BC: At about the time of our first gig, vibraphonist Chris Dingman moved to New York. He had just gotten out of the Thelonious Monk Institute. Fabian set up a session with Chris and I remember being blown away by Chris. He was just a monster. I was kind of intimidated by his playing! He was so good that I was getting nervous at the session! I then talked to Fabian and asked if he thought Chris would be a good addition to the Aardvarks and he was really into it. So we ended up playing that Sidewalk Café gig as a quartet.

It was a good venue for us because the music we were playing had this pop music influence, and that heavy folk element. The audience was really receptive to the music there. Everybody was raving about the group, and that was really encouraging for us. We ended up playing there quite a bit. They ended up trying to do these “jazz nights” to accommodate us, but they ended up kind of being a disaster, because that wasn’t really their audience. People didn’t come out, and I was like, “I’d rather just keep playing with the singer-songwriters.”

We added Jesse Lewis after Chris couldn’t make a gig. Jesse was one of the first people that I met in New York, so I asked him to sub for Chris. It went really well, and then Chris came back, and I was like, “I miss having Jesse, too.” He added a lot to the music and so became a regular. That was maybe a year after our first gig.

One of our first major gigs with this configuration was at the old Jazz Gallery. It was a big goal of mine to play there since I moved to New York. I remember seeing some really heavy groups there, like Brian Blade’s group—I used to go see them all the time before he left New York. I saw some really life-changing shows there, so it was really great to get to play there myself.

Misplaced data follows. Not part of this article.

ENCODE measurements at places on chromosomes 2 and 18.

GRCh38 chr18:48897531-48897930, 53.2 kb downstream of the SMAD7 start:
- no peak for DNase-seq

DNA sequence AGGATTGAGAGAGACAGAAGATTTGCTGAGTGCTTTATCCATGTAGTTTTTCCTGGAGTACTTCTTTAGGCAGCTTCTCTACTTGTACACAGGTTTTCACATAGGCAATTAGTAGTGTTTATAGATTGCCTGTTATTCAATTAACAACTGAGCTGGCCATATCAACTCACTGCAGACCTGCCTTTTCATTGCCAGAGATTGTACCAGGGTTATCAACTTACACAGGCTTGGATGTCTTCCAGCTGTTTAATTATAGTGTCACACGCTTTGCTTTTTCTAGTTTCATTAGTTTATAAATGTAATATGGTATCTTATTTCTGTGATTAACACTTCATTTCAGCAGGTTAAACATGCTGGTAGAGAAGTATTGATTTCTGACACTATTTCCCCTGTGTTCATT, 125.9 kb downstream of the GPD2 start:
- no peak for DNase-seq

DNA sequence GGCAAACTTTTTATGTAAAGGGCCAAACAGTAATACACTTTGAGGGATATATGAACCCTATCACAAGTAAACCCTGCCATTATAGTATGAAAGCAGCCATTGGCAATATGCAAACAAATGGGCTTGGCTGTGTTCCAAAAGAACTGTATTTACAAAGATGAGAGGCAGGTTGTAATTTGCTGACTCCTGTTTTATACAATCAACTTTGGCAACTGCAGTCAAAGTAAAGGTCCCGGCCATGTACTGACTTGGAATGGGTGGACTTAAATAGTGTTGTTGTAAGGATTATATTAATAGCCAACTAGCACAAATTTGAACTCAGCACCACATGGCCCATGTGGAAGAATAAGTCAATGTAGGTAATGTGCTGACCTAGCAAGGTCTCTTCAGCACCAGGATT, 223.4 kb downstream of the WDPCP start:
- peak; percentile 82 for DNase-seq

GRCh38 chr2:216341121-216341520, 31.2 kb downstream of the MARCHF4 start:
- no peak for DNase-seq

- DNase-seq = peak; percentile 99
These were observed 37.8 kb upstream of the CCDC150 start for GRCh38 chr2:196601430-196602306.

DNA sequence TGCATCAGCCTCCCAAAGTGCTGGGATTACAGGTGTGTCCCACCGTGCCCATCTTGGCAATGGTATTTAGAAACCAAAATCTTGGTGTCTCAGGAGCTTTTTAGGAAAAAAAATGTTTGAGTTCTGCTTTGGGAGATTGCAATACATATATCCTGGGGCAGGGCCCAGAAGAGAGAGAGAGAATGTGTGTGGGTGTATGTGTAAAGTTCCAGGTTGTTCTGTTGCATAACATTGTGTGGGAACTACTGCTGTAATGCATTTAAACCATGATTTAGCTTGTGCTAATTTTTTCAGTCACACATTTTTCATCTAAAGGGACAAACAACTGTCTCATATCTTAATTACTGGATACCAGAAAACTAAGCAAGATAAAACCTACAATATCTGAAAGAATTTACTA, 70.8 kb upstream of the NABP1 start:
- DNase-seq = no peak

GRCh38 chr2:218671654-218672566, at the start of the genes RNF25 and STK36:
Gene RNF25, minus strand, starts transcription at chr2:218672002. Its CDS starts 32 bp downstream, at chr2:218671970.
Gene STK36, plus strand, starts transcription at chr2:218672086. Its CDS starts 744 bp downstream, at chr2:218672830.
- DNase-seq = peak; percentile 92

From L to R: Sean Rickman, Miles Okazaki, Craig Taborn, and Anthony Tidd. Photo courtesy of the artist.

This Friday, May 24, The Jazz Gallery is pleased to welcome guitarist Miles Okazaki and his band Trickster back to our stage. The band has a strong history at the Gallery, as it was where they first performed and workshopped the material, as well as celebrated their record release in April 2017. In an interview with Jazz Speaks before the record release concert, Okazaki described the album’s composition’s unique qualities:

Some of these songs are short little tunes, where I spent a really long time on them, but all that remains is what I think of as, you know, hieroglyphs on the cave walls, washed away over the years. You just see a little bit of what remains. There’s one tune on there called “The Calendar,” which pairs a three-note voicing concept and a rhythm concept I’ve been working on for at least ten years. The whole tune is really only four bars long, it just has certain rules about how the harmonies change. Nobody would know this from listening to the tune, it’s a pretty simple tune [laughs].